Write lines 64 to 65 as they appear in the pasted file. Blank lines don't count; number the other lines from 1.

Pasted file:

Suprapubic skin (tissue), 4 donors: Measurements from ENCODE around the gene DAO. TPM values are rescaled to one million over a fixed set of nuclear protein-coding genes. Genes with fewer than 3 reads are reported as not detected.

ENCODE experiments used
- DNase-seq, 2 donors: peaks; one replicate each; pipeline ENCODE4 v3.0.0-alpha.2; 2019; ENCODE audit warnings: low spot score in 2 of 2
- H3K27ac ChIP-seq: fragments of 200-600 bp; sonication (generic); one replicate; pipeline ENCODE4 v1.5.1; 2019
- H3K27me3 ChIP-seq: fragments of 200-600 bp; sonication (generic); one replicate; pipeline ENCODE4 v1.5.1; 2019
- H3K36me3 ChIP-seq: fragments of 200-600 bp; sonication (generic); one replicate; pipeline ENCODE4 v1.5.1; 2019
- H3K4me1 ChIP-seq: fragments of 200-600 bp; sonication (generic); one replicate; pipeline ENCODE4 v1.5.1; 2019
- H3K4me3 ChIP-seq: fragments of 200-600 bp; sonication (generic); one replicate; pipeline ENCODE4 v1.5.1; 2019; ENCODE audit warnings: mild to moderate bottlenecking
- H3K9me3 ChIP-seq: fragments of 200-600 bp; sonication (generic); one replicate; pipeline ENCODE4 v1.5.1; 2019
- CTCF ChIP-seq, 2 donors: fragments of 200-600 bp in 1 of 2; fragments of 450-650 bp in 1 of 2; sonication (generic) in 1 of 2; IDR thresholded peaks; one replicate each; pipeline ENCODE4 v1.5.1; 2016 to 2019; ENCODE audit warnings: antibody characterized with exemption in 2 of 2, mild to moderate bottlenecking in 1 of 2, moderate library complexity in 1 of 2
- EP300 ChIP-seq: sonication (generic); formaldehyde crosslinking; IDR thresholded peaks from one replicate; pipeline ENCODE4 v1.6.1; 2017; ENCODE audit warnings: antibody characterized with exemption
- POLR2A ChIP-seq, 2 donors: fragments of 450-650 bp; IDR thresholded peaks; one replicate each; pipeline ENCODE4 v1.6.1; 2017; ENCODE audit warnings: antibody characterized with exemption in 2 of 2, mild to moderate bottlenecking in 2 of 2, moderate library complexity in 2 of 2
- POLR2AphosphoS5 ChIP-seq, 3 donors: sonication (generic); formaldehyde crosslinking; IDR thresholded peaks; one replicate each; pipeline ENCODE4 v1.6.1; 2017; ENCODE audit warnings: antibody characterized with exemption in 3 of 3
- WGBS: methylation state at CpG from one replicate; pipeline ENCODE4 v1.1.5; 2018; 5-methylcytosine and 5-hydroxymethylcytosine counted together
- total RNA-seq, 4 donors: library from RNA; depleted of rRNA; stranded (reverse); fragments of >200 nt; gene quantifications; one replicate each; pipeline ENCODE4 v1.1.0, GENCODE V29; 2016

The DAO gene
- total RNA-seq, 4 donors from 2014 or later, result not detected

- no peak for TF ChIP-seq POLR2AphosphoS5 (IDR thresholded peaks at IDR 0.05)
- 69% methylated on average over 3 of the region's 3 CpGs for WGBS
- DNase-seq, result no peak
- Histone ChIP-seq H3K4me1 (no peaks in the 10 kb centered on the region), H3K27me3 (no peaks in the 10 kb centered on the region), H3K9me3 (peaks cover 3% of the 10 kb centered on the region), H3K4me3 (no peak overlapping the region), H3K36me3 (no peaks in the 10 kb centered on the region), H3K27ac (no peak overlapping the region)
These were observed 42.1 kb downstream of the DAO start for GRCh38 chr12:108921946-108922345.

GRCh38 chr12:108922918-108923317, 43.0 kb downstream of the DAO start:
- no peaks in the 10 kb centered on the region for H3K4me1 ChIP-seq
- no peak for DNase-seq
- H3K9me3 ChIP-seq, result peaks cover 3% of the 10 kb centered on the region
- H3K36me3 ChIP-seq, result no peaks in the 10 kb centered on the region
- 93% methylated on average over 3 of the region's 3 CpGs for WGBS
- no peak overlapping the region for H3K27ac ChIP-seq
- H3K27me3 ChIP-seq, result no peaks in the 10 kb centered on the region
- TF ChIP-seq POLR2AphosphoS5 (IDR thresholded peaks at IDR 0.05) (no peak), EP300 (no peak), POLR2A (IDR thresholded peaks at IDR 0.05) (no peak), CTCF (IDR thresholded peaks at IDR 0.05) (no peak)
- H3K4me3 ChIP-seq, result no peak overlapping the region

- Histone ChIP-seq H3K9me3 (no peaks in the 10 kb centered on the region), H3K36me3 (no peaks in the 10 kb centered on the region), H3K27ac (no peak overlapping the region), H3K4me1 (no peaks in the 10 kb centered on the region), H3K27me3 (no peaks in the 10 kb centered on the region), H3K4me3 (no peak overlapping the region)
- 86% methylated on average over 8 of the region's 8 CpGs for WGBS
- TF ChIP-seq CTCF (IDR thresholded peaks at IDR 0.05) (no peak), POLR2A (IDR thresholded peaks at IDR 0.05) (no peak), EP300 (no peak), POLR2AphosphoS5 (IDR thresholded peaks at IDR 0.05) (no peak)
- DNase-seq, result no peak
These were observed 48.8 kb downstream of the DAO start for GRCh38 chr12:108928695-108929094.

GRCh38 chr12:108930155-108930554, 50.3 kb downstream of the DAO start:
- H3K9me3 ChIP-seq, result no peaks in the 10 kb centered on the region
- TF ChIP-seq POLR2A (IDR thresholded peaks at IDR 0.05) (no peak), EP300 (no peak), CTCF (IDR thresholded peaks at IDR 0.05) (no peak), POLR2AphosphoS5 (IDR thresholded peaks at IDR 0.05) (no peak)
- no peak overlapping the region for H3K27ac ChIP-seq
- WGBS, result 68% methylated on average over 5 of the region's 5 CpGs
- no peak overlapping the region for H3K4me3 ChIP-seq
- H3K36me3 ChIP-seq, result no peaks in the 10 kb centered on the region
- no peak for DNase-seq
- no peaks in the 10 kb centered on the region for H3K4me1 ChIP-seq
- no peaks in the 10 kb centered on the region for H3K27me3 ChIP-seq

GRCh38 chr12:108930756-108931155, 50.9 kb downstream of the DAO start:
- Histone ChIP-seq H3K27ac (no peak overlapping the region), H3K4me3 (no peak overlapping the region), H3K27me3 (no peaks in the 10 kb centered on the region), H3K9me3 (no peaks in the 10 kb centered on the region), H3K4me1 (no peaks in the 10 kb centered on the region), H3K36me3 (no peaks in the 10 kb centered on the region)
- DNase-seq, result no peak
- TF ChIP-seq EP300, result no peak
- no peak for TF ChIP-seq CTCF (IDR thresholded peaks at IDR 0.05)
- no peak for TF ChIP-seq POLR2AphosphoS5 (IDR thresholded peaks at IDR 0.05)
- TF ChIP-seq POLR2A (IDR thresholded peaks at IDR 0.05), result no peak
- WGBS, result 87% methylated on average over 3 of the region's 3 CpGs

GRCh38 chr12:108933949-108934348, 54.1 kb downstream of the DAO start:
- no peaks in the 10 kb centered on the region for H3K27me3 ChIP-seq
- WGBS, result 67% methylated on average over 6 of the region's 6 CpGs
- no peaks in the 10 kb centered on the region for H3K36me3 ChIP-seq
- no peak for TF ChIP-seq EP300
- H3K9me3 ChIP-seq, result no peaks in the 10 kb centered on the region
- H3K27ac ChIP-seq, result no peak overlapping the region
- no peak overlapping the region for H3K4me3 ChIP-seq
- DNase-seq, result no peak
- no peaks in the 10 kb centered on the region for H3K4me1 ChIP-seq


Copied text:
- DNase-seq, result no peak
- no peaks in the 10 kb centered on the region for H3K4me1 ChIP-seq